A new study investigates the best well-being practice for stress.
Mindfulness meditation has long been touted as a way to reduce stress and pain. More recently, it also has gained traction as a tool to improve our relationships, helping us to be more kind and less biased and angry when we regularly practice it.
Yet when we talk about mindful meditation, often we are thinking about a combination of practices that have been taught together for millennia. These might include breath awareness—focusing on your breath and letting thoughts and feelings pass by without attachment—and loving-kindness meditation, in which you wish yourself and others peace, happiness, and well-being. Jon Kabat-Zinn’s Mindfulness-Based Stress Reduction course, for example, includes both of these—plus yoga, walking meditation, and more—all practiced for several minutes a day each.
But it’s not clear whether these practices have different benefits, or if they basically do the same thing. So, a recent study aimed to compare practices at a pivotal moment—in the face of a highly stressful event—to see which ones might help people cope better.
How emotions affect resilience
In this study, conducted by Matthew Hirshberg and his colleagues at the Center for Healthy Minds at the University of Wisconsin, Madison, 156 undergraduate students were randomly assigned to receive training in one of four practices: breath awareness; loving-kindness; a gratitude practice, in which they recollected events from their lives and focused on what made them grateful; or attention, in which they tried to recollect as many details about their living spaces as possible (the control group).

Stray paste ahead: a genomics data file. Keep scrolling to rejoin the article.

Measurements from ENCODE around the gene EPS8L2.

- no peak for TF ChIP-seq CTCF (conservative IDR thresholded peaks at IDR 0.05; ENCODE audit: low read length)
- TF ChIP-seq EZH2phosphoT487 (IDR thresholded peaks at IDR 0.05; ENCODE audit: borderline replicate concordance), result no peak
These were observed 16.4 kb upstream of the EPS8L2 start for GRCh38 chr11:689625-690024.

Before and after the 12-minute training, students reported on how they were feeling, and then they underwent a stress-inducing task: submerging their forearms in ice-cold water for three minutes while being observed impassively by a research assistant. Afterward, they filled out questionnaires about the experience, noting how aversive it was, how they were feeling, and if they thought the practice they’d learned had helped them cope.
After the training and before the stressor, results showed that students who’d practiced gratitude were the only ones who increased in positive feelings (compared to the control group), while the loving-kindness group decreased in negative emotion. Otherwise, there were few changes in emotion, perhaps because of the short duration of the training.
It was important to look at how the practices impacted people’s emotions, though, because this seemed to affect the next part of the experiment. Surprisingly, those in the gratitude group—who were in a better mood—found the ice water to be more aversive than the control group, while the breath awareness and loving-kindness groups found it to be less aversive. The gratitude group also felt worse afterwards, while the other groups were less affected.
This is not what Hirshberg expected to find.
“We had looked at gratitude practice as a potential stress-buffering intervention, but, obviously, it didn’t turn out that way,” he says.
What could be going on? Hirshberg found that the people who had the greatest increases in positive feelings after the training also found the stressor most aversive. He believes that the positive feelings gratitude engendered may have been a problem with so unpleasant a stressor—in other words, the contrast may have been too much to handle.